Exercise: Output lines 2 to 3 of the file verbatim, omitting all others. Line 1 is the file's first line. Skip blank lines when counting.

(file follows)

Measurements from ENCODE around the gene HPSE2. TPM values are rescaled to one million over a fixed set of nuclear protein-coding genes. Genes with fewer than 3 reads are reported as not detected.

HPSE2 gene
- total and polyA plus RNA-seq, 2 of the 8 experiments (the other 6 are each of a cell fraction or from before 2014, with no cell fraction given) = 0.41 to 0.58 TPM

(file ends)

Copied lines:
HPSE2 gene
- total and polyA plus RNA-seq, 2 of the 8 experiments (the other 6 are each of a cell fraction or from before 2014, with no cell fraction given) = 0.41 to 0.58 TPM